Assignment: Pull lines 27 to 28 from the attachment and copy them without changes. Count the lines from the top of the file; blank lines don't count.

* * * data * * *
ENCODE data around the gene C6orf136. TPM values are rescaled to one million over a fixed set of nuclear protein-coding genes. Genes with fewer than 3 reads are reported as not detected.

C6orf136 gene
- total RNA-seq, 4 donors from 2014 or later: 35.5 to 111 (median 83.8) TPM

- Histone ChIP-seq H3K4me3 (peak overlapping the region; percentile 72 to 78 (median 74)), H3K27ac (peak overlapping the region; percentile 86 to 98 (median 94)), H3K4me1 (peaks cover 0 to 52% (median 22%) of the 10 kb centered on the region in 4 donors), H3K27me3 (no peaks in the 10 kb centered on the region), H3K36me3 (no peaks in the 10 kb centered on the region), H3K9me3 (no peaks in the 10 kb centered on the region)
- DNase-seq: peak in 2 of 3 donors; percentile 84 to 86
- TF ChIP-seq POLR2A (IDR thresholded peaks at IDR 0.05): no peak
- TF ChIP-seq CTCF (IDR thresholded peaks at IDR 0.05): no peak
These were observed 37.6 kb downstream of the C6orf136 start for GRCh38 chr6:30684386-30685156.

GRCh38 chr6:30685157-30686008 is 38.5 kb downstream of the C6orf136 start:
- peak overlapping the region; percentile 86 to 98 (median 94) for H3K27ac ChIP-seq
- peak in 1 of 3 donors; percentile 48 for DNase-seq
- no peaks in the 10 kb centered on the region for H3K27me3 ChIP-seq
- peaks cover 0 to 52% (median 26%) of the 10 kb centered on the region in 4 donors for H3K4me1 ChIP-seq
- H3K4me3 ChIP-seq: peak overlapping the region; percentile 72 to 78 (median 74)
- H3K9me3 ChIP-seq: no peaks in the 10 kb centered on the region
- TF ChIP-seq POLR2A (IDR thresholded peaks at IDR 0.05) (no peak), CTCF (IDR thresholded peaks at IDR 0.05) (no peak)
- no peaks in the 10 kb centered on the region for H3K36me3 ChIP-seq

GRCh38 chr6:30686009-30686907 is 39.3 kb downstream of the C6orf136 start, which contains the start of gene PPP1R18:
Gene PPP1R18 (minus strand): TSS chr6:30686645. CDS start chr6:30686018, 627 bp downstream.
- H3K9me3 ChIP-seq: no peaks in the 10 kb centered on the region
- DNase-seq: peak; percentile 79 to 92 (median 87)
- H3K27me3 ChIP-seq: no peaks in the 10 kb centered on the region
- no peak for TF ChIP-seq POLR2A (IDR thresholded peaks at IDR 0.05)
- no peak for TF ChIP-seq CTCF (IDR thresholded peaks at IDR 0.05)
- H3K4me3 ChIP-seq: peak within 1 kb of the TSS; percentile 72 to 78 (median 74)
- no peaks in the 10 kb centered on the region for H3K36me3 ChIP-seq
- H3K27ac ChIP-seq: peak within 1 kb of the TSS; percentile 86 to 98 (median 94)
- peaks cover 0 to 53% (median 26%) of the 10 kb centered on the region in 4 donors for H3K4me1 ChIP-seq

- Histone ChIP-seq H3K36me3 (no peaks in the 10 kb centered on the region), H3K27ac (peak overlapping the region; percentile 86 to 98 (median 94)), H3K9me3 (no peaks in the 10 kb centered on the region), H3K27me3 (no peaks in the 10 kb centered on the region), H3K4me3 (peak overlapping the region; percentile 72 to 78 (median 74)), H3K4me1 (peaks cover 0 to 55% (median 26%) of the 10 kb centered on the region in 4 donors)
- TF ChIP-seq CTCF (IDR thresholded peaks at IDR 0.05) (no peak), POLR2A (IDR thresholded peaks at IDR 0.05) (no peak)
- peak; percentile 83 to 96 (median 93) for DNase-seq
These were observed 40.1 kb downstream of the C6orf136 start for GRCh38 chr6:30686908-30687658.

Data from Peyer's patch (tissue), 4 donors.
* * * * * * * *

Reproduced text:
- H3K27ac ChIP-seq: peak within 1 kb of the TSS; percentile 86 to 98 (median 94)
- peaks cover 0 to 53% (median 26%) of the 10 kb centered on the region in 4 donors for H3K4me1 ChIP-seq